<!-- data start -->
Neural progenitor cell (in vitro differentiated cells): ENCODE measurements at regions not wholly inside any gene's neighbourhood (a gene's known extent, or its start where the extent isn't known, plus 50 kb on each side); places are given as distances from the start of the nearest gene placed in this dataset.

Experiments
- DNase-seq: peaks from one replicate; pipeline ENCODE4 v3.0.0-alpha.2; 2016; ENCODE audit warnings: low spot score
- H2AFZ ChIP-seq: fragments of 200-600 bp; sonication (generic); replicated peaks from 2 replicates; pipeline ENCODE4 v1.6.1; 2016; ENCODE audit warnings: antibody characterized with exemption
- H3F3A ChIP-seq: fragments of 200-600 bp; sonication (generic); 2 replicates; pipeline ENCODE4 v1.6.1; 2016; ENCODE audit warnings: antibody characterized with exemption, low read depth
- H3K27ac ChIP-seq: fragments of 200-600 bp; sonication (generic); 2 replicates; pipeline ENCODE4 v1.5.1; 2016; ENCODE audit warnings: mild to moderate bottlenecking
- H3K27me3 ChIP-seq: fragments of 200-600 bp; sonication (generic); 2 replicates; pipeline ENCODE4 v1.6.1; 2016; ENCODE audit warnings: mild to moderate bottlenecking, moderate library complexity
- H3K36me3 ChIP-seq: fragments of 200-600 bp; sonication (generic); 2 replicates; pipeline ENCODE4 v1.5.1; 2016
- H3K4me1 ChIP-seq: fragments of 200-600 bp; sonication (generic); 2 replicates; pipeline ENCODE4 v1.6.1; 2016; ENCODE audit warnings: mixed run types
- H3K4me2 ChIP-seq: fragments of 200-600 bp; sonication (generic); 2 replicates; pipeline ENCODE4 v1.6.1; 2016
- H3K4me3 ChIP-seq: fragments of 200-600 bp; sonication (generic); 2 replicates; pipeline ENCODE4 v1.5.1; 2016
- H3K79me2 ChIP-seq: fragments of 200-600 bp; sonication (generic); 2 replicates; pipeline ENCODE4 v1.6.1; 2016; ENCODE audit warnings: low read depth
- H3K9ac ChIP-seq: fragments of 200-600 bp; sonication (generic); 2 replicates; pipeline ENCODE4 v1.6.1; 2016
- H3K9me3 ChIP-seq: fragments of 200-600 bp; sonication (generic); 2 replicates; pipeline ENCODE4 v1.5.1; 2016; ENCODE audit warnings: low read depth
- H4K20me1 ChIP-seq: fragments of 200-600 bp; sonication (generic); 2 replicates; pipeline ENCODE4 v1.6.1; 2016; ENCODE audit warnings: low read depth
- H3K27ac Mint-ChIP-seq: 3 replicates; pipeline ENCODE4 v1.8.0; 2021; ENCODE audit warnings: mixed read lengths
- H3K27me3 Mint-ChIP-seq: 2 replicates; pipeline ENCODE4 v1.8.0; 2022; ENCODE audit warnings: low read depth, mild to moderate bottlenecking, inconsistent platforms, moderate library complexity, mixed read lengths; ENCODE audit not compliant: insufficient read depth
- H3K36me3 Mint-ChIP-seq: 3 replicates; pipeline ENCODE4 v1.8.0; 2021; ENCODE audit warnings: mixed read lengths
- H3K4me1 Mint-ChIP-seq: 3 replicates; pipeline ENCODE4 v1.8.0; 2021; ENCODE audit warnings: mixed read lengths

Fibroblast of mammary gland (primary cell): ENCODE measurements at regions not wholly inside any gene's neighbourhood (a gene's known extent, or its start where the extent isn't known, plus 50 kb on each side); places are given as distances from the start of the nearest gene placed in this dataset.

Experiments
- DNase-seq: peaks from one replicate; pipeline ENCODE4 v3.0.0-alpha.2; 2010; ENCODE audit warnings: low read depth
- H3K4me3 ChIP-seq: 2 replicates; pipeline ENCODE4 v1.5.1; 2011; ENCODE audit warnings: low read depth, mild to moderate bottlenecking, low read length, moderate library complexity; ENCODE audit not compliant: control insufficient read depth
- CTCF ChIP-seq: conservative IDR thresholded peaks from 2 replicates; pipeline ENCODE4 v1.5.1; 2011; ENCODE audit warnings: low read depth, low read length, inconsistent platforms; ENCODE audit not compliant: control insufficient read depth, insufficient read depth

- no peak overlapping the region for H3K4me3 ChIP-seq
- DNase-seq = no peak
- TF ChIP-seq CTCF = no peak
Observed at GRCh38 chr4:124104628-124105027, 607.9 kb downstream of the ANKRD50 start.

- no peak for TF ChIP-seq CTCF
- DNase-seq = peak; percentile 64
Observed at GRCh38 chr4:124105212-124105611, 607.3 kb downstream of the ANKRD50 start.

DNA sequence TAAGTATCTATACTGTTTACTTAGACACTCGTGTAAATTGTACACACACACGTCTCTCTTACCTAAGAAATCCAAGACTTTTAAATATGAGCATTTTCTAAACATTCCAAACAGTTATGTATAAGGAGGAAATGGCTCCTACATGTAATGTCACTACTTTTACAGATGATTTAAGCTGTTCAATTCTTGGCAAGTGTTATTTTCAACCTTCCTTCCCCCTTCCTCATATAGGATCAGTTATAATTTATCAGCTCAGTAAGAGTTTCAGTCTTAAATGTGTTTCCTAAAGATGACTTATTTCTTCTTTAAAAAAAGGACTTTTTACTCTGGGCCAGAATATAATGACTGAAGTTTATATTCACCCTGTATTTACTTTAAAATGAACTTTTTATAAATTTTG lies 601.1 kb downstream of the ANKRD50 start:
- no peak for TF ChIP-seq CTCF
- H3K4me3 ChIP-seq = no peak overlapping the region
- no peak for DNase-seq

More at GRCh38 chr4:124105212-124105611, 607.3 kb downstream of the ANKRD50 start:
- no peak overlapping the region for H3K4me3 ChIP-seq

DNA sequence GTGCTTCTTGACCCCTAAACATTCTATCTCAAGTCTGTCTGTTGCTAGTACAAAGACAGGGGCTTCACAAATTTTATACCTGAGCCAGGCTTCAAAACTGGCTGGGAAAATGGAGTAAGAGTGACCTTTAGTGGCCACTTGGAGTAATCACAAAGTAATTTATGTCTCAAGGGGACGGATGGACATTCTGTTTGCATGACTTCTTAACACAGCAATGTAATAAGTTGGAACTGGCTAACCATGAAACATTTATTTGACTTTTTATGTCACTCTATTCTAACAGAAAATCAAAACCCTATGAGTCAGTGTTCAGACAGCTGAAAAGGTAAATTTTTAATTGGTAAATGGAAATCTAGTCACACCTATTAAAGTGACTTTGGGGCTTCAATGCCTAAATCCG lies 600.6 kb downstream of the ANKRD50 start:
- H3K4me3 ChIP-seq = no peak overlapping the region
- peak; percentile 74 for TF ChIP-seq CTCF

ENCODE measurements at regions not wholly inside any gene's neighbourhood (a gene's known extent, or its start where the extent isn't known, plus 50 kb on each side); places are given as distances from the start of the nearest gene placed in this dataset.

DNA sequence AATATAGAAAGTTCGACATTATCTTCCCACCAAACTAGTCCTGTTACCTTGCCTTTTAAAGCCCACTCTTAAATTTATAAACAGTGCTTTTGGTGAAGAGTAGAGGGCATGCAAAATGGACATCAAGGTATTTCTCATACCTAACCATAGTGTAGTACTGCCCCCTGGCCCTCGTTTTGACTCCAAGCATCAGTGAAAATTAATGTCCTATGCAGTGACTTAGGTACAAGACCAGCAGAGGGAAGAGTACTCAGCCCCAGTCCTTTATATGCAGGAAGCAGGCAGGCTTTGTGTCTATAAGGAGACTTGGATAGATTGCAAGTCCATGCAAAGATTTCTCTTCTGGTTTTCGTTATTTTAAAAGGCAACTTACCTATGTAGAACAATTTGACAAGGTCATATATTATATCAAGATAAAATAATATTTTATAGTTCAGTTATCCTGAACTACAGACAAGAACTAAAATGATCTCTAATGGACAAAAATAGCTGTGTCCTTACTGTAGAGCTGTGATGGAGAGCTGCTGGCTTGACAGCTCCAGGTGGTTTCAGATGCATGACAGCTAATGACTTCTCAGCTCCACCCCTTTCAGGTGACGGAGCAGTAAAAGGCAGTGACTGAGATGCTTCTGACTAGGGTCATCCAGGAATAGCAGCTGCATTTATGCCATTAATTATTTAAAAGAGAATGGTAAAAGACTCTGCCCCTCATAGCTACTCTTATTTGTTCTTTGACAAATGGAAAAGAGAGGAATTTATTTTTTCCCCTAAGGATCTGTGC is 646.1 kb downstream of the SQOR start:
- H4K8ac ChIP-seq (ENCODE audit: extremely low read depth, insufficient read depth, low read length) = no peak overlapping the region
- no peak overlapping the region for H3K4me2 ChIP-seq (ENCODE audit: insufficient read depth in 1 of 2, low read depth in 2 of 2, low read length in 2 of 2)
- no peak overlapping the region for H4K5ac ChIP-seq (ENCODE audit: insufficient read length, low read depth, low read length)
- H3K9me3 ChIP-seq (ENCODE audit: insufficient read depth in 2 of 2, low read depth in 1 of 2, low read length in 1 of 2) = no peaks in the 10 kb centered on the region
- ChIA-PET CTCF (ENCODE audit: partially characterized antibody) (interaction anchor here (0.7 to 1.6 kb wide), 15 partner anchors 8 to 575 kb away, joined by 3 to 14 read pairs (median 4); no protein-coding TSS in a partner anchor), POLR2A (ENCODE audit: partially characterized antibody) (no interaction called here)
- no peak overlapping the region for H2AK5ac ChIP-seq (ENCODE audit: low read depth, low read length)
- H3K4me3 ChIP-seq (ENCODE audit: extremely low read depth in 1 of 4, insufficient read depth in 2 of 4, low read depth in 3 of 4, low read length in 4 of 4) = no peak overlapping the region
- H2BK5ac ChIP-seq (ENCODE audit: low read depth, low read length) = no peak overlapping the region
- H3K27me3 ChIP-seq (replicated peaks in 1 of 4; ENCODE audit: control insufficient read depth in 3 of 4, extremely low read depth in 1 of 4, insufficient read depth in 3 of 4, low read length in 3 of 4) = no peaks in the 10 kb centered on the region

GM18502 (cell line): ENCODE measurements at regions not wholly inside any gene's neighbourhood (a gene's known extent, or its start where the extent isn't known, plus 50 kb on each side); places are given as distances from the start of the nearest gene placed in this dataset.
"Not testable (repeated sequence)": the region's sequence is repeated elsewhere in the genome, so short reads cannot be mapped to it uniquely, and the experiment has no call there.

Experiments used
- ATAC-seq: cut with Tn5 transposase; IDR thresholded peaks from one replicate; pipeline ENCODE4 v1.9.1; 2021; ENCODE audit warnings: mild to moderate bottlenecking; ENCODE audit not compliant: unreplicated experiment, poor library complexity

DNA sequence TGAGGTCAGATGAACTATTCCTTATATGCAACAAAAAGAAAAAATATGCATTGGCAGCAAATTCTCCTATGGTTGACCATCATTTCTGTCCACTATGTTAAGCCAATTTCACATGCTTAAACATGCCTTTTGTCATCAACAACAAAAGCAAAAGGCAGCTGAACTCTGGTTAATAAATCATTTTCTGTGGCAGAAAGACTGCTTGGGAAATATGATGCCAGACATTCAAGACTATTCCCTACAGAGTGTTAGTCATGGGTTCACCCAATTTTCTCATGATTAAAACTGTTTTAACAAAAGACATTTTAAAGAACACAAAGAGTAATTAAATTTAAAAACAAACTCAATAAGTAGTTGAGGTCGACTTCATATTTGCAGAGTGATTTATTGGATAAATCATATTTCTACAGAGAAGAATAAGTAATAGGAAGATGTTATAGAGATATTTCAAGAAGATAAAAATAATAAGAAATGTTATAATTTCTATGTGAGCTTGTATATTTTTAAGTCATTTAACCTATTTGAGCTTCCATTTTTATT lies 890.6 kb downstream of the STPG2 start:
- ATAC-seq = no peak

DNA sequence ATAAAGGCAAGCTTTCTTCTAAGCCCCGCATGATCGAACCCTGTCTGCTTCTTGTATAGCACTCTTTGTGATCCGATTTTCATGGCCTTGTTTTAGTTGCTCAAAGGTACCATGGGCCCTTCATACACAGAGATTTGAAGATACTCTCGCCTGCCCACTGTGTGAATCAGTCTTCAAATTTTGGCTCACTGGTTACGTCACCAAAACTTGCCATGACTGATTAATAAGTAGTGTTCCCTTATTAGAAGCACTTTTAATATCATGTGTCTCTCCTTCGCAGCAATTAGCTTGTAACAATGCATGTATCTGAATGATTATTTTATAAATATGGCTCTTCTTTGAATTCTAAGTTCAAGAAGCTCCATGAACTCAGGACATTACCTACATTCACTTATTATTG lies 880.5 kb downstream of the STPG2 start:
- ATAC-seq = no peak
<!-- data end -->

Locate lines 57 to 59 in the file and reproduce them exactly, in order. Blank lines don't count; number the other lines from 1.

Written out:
- ATAC-seq = no peak

DNA sequence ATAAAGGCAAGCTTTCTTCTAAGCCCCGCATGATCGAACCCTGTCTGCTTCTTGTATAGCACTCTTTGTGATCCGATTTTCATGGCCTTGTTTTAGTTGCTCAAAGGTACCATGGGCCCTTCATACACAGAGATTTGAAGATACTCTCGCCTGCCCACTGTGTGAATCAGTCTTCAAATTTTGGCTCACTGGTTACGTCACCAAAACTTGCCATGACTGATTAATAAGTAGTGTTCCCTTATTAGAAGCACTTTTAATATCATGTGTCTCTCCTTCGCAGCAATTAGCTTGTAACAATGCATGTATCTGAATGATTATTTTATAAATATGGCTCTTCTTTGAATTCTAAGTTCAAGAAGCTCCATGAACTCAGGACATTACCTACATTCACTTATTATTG lies 880.5 kb downstream of the STPG2 start:
- ATAC-seq = no peak